The Shamasneh family in Sheikh Jarrah expected to be evicted from their home tomorrow, March 1st.
Today, we discovered that the Jerusalem District court has ordered the eviction process to be frozen until further discussion of the matter. From what it looks like, the family has been given at least two more weeks before the eviction could again take place, possibly longer.
This is really good news.
And the struggle is far from done. There are a lot of legal factors that remain to be determined, and which are basically irrelevant for the wider public. What is relevant is that those of us who are not experts in the legal ins and outs of these cases tip our hats to the good work done so far by the lawyers and media folks, and then get back to repeating the following points:
1. In Sheikh Jarrah (as in all of East Jerusalem (as in all of the Occupied Territories)) there are two different sets of laws for Jews and for Palestinians. This entire case is based on the question of whether or not the house should be “returned” to Jews whose family may have lived in the house prior to 1948. And what of the Palestinians whose families lived in now-Jewish owned houses prior to 1948? ie., Both the application of the law in Sheikh Jarrah and the OPT and the law itself are discriminatory and entirely non-democratic.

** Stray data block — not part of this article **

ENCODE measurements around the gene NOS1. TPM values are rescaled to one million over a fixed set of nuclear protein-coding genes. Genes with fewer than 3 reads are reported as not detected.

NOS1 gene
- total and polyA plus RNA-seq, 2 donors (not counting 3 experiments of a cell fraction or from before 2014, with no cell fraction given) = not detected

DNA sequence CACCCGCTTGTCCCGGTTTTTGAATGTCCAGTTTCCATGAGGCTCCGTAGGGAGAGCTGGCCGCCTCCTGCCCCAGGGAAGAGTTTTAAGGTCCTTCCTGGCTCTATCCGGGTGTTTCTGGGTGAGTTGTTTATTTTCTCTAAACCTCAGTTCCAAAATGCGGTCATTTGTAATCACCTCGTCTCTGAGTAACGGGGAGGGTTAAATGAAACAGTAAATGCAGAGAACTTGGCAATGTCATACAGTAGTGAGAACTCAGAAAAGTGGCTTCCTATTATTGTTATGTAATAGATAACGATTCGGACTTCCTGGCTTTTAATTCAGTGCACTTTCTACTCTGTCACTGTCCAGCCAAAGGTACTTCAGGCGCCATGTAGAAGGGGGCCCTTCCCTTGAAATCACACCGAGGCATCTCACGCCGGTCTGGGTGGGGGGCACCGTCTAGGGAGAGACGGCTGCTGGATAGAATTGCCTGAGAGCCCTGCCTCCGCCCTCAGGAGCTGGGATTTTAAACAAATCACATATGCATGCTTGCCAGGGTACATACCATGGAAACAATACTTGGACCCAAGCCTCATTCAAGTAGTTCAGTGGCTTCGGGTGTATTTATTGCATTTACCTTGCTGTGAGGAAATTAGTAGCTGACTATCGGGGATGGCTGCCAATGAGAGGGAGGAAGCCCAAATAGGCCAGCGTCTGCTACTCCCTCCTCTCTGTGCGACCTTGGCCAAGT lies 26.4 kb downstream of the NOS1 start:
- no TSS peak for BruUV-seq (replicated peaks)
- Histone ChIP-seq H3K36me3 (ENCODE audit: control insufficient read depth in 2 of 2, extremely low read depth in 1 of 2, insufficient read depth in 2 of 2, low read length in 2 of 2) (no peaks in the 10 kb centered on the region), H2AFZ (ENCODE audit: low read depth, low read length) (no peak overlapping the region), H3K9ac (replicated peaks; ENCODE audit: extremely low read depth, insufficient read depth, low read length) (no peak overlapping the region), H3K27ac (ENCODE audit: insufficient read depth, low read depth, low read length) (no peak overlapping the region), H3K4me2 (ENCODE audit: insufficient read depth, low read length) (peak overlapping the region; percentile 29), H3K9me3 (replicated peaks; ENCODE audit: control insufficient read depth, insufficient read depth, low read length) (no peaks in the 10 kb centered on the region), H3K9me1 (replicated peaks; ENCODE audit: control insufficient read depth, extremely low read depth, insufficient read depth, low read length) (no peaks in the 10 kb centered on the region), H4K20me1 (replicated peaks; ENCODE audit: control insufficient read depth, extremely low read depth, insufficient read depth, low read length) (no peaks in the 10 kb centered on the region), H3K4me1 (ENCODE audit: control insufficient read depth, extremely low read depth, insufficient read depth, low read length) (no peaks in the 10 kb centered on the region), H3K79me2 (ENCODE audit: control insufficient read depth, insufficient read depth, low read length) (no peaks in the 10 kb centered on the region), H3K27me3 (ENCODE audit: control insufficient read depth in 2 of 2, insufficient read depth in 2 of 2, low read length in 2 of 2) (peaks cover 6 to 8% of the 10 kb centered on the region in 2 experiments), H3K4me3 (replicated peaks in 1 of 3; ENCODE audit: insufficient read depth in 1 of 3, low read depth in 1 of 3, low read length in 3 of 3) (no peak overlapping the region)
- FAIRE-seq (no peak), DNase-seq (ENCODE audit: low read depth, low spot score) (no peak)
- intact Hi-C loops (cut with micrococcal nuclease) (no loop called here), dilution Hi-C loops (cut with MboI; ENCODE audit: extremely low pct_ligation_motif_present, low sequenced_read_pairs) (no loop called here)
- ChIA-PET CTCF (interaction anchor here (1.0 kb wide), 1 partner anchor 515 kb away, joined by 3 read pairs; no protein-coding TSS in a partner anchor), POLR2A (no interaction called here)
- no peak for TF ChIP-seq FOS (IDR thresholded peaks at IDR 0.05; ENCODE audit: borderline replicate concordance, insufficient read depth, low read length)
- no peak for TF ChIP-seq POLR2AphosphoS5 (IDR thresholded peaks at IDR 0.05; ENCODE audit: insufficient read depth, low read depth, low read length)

2. Israel desperately clings to its image as a democracy, especially in the eyes of the international community, especially with Obama coming over for a visit soon, and a new government being formed (complete with an Official Talking About Talking About Talking About Talking About Talking position filled by the somehow still taken seriously as a peace oriented politician Tzipi Livni). Israel will not not evict the Shamasneh family and others in East Jerusalem from a place of good will- these evictions are part and parcel to Israeli policies and plans for the future- but they may well not evict them from a place of politics. So pressure does matter. ie., Israel cannot call itself a Democracy as long as it (1) enacts anti-democratic laws and (2) people continue to challenge that enactment.
3. The future is not written. ie., The future is not written.